„Operations Research as a highly dimensional complexity management”

Modern Operations Research for supporting planning tasks and process optimisation within the centre of excellence COMTESSA

 Stefan Pickl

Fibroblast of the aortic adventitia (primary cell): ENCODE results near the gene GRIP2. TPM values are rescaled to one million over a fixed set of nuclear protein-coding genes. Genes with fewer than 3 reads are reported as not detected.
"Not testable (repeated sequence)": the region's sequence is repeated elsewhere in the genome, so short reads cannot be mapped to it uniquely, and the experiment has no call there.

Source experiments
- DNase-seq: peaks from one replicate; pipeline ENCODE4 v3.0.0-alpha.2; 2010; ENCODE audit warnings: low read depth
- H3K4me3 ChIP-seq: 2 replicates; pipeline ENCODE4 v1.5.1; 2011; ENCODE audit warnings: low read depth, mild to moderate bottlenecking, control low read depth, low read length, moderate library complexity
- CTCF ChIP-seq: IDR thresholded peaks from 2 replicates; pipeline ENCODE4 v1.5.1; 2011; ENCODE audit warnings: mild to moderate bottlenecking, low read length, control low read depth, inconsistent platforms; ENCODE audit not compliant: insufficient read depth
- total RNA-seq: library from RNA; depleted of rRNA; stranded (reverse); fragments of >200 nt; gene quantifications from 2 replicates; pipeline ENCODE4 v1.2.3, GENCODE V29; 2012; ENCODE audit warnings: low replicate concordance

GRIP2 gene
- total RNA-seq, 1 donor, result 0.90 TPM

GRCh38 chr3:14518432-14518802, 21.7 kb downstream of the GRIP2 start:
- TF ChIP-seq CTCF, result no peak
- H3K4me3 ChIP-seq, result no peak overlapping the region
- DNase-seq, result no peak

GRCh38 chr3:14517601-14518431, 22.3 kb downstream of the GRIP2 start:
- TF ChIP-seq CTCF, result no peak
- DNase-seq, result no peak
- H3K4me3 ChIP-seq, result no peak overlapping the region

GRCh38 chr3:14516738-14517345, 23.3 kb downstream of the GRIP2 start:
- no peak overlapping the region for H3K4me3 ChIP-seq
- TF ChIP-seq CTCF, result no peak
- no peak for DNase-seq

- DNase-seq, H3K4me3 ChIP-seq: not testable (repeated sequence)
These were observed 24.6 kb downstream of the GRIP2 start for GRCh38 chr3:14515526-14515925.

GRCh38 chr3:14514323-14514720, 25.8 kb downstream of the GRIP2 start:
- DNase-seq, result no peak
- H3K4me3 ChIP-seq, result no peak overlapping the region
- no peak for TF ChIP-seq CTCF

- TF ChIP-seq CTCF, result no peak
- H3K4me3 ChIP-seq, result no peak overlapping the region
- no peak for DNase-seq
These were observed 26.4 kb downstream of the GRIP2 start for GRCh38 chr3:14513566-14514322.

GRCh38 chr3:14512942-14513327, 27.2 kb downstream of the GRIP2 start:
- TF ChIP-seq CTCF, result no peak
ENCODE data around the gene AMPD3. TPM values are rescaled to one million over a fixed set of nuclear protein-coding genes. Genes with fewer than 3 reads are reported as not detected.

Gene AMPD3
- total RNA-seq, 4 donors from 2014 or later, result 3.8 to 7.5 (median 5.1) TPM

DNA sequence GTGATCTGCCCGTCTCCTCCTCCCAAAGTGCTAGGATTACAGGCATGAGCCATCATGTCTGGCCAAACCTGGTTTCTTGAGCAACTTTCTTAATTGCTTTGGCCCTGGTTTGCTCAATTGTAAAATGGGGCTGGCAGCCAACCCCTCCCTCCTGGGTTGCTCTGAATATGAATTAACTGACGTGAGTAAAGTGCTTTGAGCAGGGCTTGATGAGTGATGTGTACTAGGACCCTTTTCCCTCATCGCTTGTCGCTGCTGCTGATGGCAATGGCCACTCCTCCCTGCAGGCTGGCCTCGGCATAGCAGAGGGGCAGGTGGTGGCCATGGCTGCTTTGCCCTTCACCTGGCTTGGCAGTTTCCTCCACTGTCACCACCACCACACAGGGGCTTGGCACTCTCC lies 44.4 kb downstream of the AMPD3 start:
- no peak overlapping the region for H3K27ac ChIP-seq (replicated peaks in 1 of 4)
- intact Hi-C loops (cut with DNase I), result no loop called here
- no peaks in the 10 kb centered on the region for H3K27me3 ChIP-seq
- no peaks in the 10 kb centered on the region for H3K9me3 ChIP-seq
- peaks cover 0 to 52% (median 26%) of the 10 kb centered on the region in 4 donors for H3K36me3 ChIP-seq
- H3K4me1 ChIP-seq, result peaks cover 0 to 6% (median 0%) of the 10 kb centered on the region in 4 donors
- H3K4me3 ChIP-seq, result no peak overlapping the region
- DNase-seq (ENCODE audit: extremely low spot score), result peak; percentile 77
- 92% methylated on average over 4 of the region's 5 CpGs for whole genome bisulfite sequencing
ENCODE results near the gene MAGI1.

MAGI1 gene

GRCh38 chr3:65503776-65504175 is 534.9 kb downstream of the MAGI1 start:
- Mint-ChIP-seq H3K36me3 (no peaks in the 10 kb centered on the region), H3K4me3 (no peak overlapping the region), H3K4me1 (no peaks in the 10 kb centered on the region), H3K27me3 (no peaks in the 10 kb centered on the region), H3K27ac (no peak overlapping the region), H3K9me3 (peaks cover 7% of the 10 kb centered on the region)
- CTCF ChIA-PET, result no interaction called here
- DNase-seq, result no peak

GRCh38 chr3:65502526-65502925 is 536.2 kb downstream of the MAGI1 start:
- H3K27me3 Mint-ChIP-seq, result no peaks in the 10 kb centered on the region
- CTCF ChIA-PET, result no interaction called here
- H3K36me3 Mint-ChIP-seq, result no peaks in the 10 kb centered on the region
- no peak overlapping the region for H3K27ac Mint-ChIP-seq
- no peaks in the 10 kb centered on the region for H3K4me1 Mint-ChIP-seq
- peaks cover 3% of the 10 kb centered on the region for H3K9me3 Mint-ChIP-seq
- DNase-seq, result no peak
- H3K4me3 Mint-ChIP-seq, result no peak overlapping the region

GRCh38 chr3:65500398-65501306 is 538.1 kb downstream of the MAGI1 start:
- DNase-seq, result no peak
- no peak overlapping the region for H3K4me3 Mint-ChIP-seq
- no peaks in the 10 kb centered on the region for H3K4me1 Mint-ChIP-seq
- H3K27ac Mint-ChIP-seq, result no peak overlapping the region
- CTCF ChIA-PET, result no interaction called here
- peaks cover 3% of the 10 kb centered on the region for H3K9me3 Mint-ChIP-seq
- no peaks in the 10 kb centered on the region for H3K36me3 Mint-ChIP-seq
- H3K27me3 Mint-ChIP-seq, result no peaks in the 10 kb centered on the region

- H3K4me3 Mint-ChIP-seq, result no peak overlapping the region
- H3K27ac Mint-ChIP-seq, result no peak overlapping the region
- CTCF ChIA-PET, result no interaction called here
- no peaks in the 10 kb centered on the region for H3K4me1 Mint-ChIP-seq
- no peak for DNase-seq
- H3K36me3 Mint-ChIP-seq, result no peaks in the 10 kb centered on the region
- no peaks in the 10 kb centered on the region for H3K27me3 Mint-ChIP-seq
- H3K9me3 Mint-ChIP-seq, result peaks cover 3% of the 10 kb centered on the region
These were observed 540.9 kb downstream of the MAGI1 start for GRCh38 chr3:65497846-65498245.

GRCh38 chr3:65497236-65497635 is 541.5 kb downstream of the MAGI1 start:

Operations Research (OR) is a young scientific discipline aiming at solving decision problems. Here, the basis consists of situations where decision makers are supposed to make decisions in precariousness and accumulation of risk, using different methods of OR in order to depict the problem systematically and to analyse it. This analytical aspect is the special topic of this essay. Here, at first the initial situation for OR is made up by decision problems – mostly in precariousness and accumulation of risk. The decision maker often has only fragmentary knowledge about the future development, and in this situation he wants to find optimum solutions nonetheless. Thereby, either an optimal solution can be shown – provided that clear aims are available and the problem can be apprehended quantitatively – or a quantity of alternative methods can be shown. For this purpose, (often mathematical) models are generated for creating a quantitative basis. With correspondent data thus a (simplified, as a rule) image of reality is designed for working on the problem and solving it. Analysing different possible scenarios in order to select the optimal variation is an area of responsibility of OR as well, when precariousness does not exist necessarily, such as, for example, when selecting production procedures at optimal costs. Optimization is not always the aim of OR. Optimization, besides model building, simulation and analysis, is a branch of OR, dealing with decision support in the sense of modern complexity management. In this essay the ethical dimension of applying OR in the military context will not be dealt with. The importance of this topic, however, will increase as well, as can be seen in the course of the discussions on the use of UAVs. Without modern algorithms and analyses, UAVs do not make sense. For this reason, OR-procedures take on a special part in a current socio-technological discussion. OR has a firm position in industry, but some time ago a well-known OR-professor said: “We have this good reputation because we save resources and jobs.” This is the other side of OR with a strong socio-technological dimension. Guaranteeing security ought to be the greatest aim of the military, and not dim-sightedly maximizing one’s position and at the same time minimizing the opposition. This ambivalence is not only expressed in the duality theory.